Giant Freakin’ Bookshelf: Week Of November 25, 2013

By David Wharton | 7 years ago

As much as we love science fiction on TV, on the big screen, on the comics page, and in video game form, there’s just something irreplaceable about digging into a good book. There’s no shortage of new sci-fi adventures hitting shelves on a regular basis, but GFR is your one-stop shop to keep up with what’s hitting shelves in a given week. Here’s what’s new on the Giant Freakin’ Bookshelf!

AlienHonorAlien Honor (A Fenris Novel)” by Vaughn Heppner

2457 AD. Premier Lang is a dictator ruling a solar system in crisis. The human race is still haunted by the Doom Star days, and millions dwell in slums below Earth’s surface. The pristine star system of New Eden is a beacon of hope — but it is 230 light years away. Getting there will be a challenge unlike any ever attempted by mankind. Only with the help of “Specials,” human telepaths who can create rips in space, will the ship stand a chance of traveling the vast distance.

But when one telepath makes a disastrous deal with an alien enemy, the entire mission takes a deadly turn. Can a fledgling Special with steely street smarts save humanity as the dwindling crew makes the final, frightening leap toward New Eden?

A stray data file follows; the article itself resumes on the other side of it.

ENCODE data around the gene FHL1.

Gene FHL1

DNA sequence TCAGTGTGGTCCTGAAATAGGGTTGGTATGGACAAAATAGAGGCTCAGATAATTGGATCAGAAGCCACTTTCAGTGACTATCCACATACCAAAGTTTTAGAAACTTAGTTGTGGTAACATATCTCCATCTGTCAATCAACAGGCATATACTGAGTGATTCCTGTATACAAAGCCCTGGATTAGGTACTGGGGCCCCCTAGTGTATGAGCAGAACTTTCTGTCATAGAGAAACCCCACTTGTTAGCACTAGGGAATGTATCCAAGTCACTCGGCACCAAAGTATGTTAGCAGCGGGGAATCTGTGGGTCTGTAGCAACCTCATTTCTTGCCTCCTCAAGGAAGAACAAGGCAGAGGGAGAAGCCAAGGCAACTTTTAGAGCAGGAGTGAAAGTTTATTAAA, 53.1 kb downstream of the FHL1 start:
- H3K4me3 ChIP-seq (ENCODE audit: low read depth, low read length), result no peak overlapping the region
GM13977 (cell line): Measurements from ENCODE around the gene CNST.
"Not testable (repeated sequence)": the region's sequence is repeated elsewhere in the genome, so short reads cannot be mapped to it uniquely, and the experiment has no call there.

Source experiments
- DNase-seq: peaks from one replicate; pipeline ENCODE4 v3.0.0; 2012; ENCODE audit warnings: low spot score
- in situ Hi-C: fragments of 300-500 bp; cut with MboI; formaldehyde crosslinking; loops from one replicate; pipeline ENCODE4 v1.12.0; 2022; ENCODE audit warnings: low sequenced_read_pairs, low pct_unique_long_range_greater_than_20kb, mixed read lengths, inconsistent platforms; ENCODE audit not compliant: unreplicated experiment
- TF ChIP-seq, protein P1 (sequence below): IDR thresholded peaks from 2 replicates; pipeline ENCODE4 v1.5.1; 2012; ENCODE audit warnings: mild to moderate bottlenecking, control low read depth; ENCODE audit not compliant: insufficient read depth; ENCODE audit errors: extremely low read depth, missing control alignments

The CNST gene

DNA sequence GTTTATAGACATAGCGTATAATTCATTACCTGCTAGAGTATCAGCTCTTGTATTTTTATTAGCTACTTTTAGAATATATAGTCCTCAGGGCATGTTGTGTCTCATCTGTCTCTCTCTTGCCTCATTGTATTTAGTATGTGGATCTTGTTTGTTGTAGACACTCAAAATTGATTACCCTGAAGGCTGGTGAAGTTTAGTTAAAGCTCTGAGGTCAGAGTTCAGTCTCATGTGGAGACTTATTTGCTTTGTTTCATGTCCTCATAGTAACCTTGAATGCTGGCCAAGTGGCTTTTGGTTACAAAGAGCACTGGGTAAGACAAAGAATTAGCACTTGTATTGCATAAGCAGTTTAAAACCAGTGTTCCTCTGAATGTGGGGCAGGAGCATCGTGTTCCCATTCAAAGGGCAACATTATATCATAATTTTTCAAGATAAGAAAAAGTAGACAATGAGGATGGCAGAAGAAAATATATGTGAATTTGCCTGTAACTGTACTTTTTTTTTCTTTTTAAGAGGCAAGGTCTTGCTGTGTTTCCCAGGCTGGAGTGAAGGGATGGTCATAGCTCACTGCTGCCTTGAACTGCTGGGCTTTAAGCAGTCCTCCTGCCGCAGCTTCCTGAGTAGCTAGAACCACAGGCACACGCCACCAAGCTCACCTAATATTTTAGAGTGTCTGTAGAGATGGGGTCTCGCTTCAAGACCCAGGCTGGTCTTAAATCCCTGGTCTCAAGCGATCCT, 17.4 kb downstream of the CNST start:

An inspired work of sci-fi adventure and combat, Alien Honor delivers a thrilling showdown between humans and a terrifying alien menace.

ApesWifeThe Ape’s Wife and Other Stories” by Caitlin R. Kiernan

Caitlin R. Kiernan has been described as one of ‘the most original and audacious weird writers of her generation’ (Jeff and Ann VanderMeer, The Weird), ‘one of our essential writers of dark fiction’ (New York Times), and S. T. Joshi has proclaimed, ‘hers is now the voice of weird fiction.’ In The Ape’s Wife and Other Stories — Kiernan’s twelfth collection of short fiction since 2001 — she displays the impressive range that characterizes her work. With her usual disregard for genre boundaries, she masterfully navigates the territories that have traditionally been labeled dark fantasy, sword and sorcery, science fiction, steampunk, and neo-noir. From the subtle horror of ‘One Tree Hill (The World as Cataclysm)’ and ‘Tall Bodies’ to a demon-haunted, alternate reality Manhattan, from Mars to a near-future Philadelphia, and from ghoulish urban legends of New England to a feminist-queer retelling of Beowulf, these thirteen stories keep reader always on their toes, ever uncertain of the next twist or turn.

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